He has transcended tennis, not by using it as a platform for higher or edgier causes but by remaining largely within the confines of the game. That is no small achievement for a sport with a dwindling and aging fan base in Europe and North America.

It is an old-school approach: low on controversy and on glimpses into his personal life, long on bonhomie and Corinthian spirit.

Boring? Hardly. How can anyone who unites in a divided world be a source of ennui? He has long had the beautiful game: balletic, often airborne as he leaps to strike a serve or groundstroke with his eyes on the contact point for a moment longer than any player I have watched in my more than thirty years of covering tennis. That ability to finish, truly finish, the stroke can make him appear nonchalant, but it is also integral to what makes him magnetic to the gaze. It is the equivalent of Michael Jordan hovering a little longer than everyone else in flight to the basket, of a dancer holding a pose for emphasis.

“He is the most beautiful and balletic player I’ve ever seen,” Billie Jean King told me. “His kinetic chain stays very connected. That’s where the elegance comes from.”

Professional tennis has been put into a particle accelerator during the last quarter century, with more powerful rackets and polyester strings and with taller, more explosive athletes. Stroke technique and footwork have had to be adjusted to deal with the speed, but Federer still seems to have the time he needs to put a final coat of paint on his shots. How can he play this way and still recover before hitting the next polished stroke? Because of rare vision, mobility, and agility but also because of relatively compact strokes and the confidence that comes with knowing that while others must plan and grind and press, he can conjure solutions on the run or full stretch that others simply lack the tool kit—or Swiss army knife—to create.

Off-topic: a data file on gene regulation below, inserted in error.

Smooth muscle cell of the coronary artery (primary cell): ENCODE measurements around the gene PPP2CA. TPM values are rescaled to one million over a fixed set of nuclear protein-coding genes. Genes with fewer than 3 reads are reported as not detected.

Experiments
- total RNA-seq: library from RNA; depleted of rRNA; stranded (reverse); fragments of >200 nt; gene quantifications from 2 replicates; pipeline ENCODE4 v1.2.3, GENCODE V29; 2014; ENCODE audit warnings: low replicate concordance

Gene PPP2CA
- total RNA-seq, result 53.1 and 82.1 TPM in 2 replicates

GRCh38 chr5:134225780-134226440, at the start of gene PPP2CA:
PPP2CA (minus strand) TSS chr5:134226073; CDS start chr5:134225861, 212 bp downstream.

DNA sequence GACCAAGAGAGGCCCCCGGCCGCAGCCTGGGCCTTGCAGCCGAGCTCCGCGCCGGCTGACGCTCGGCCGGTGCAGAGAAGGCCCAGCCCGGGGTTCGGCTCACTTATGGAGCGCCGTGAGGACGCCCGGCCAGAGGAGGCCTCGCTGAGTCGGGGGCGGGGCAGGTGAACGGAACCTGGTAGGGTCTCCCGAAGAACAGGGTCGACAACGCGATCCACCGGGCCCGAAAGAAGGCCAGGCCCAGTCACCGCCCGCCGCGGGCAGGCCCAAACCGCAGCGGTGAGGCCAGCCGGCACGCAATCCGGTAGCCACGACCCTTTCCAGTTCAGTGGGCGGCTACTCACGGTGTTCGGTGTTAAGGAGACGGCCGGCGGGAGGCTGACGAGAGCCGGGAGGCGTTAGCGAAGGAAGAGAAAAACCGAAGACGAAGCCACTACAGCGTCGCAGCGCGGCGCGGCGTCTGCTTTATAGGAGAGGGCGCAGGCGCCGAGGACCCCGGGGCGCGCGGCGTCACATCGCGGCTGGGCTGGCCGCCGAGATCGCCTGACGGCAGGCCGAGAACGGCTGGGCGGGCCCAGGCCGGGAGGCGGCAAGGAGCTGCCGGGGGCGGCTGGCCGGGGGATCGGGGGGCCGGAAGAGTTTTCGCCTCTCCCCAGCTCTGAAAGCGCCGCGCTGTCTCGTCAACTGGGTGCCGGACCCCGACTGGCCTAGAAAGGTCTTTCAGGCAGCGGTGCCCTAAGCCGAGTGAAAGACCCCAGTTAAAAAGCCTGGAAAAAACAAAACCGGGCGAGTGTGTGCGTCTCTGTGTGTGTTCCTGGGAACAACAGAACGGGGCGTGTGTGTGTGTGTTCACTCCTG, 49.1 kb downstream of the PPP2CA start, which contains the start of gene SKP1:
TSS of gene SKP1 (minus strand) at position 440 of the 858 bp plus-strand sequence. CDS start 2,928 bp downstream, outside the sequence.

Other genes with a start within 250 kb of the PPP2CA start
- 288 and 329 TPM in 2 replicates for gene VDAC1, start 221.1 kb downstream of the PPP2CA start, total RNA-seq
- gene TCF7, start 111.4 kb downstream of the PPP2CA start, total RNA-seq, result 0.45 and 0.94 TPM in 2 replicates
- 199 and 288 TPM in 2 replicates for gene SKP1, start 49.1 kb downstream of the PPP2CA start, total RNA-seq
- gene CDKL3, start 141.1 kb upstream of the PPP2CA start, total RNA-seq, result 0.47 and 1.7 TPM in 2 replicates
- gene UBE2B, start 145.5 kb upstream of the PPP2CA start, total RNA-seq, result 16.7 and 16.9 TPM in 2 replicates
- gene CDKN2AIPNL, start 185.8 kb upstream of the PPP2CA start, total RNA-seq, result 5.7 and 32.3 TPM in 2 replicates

Marc Rosset, the best Swiss men’s player before Federer moved the goalposts to a faraway place, likes to talk about Federer’s “processing speed.”

Rosset remembers doing a drill in which someone would throw five balls of different colors into the air and ask players to catch the five balls in order according to color. “The maximum I ever did was four,” Rosset said. “It was really tough for me. Rog, you gave him five balls, and he caught all five.”

In Rosset’s view, “People focus a lot on an athlete’s talent with his hands or his feet. But there’s a talent we don’t talk about enough and that’s reactivity, the ability of their brain to interpret what their eyes are seeing. When you look at the great champions, a football player like [Zinedine] Zidane or [Diego] Maradona, or you look at Federer, Djokovic, or Nadal in tennis, you have the impression sometimes that they are in the Matrix, that everything is going so fast, too fast for you and me, but they pick up on things so quickly that it is as if they have more time for their brains to process it all.

“Zidane, when he dribbled, there were four people around him, but he was calm. It’s all in slow motion for him. These great champions are a fraction of a second ahead of everybody else, and that allows them to be more relaxed, because when you see some of the incredible shots that Roger could hit in his career, those are not shots you can practice.”

To watch Federer on his finer days is to be swept away by the flow of his movement but also to be put on edge by the sense that legerdemain is surely on the way, but when? It is a double dose of intoxication: intensified by how little he has deviated from the challenge at hand for most of his career. Without tirades or banter and with his inner journey rarely reflected in his deeply set eyes on court, the focus has remained on the physical act of him practicing his craft.

“He plays the ball, but he also plays with the ball,” his friend and longtime coach Severin Lüthi once told me.